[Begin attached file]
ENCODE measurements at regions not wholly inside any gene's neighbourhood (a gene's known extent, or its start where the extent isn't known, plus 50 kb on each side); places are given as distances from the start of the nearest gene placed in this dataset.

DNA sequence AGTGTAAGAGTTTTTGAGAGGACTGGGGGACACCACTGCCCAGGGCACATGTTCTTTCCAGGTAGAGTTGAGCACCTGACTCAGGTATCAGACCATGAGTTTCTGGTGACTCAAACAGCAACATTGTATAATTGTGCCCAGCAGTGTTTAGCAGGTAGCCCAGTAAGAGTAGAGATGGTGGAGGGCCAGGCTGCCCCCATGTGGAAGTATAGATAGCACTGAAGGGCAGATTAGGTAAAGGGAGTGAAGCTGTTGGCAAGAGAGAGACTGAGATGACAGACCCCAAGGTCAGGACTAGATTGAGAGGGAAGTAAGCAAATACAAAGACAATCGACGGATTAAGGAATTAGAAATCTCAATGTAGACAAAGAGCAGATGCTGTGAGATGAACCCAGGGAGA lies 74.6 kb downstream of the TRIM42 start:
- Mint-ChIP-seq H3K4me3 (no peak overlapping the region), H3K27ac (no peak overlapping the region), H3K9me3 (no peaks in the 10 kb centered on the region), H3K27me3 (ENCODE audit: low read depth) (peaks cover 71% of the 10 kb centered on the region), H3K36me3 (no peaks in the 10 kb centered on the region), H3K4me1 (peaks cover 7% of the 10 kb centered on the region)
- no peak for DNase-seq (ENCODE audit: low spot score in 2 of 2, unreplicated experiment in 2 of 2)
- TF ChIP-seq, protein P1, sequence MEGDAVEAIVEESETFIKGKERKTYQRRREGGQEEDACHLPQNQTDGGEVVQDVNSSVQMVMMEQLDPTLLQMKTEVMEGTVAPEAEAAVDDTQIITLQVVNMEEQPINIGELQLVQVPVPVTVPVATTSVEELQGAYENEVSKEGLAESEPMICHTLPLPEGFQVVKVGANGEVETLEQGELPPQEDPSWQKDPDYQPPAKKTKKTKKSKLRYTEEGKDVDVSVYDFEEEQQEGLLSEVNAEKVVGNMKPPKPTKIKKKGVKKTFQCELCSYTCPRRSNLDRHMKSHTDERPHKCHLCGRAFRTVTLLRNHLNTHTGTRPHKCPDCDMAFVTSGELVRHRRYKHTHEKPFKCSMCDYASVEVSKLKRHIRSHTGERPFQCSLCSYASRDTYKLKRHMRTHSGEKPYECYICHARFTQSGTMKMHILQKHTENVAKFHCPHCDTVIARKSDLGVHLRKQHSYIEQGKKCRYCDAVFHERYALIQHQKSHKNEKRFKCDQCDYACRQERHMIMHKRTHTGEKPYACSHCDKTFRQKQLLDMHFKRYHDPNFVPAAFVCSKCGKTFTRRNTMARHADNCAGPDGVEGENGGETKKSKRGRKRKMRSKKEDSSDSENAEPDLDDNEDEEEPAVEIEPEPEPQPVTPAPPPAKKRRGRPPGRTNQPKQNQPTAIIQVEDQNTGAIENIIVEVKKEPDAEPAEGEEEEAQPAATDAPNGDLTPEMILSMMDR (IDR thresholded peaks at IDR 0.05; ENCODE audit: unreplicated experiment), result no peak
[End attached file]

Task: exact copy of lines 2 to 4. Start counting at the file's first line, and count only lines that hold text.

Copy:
DNA sequence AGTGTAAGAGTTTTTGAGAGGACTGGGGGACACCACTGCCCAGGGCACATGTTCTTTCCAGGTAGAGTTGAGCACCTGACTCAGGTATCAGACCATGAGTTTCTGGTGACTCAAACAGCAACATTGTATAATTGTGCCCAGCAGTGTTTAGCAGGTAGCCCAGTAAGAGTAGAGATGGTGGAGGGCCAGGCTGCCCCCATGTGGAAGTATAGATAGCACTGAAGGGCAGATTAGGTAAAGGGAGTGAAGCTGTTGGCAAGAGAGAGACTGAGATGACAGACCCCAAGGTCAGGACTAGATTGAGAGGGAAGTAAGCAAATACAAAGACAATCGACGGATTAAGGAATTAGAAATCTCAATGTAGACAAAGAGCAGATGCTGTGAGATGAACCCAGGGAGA lies 74.6 kb downstream of the TRIM42 start:
- Mint-ChIP-seq H3K4me3 (no peak overlapping the region), H3K27ac (no peak overlapping the region), H3K9me3 (no peaks in the 10 kb centered on the region), H3K27me3 (ENCODE audit: low read depth) (peaks cover 71% of the 10 kb centered on the region), H3K36me3 (no peaks in the 10 kb centered on the region), H3K4me1 (peaks cover 7% of the 10 kb centered on the region)
- no peak for DNase-seq (ENCODE audit: low spot score in 2 of 2, unreplicated experiment in 2 of 2)